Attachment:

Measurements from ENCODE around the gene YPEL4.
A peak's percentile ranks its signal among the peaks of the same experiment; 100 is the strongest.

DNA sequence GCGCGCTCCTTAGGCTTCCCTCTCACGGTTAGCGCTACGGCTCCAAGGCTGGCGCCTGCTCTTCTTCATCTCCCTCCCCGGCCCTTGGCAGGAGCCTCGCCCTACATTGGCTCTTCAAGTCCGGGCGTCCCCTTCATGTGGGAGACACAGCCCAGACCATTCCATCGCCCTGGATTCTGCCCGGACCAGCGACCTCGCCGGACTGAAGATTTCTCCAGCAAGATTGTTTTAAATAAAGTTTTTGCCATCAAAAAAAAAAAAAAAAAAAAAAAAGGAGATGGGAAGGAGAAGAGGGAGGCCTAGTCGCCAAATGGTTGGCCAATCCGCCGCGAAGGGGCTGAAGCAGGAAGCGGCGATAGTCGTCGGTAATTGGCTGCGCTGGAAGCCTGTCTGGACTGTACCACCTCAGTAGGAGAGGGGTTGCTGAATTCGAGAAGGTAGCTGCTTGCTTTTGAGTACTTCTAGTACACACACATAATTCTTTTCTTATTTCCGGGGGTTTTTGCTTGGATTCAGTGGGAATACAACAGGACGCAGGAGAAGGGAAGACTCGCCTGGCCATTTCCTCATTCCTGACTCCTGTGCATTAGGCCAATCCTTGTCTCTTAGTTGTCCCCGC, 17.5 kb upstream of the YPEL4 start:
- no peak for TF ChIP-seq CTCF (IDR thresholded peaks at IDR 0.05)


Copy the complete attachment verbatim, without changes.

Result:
Measurements from ENCODE around the gene YPEL4.
A peak's percentile ranks its signal among the peaks of the same experiment; 100 is the strongest.

DNA sequence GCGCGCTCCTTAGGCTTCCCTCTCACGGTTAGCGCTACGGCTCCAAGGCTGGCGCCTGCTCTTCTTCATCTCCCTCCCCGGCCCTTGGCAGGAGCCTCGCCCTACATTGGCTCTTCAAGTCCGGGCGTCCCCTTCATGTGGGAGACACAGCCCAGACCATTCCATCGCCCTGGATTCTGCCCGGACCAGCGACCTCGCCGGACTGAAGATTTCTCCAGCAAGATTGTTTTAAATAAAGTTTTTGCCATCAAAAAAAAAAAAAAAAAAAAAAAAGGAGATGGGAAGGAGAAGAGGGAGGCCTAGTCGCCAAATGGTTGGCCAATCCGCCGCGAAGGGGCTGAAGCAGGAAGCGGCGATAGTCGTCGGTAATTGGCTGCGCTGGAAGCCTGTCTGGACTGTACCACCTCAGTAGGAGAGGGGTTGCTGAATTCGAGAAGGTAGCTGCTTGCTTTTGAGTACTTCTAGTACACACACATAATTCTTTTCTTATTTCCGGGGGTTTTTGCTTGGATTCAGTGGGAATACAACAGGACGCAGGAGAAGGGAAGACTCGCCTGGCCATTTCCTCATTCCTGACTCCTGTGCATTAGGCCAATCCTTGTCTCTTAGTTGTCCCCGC, 17.5 kb upstream of the YPEL4 start:
- no peak for TF ChIP-seq CTCF (IDR thresholded peaks at IDR 0.05)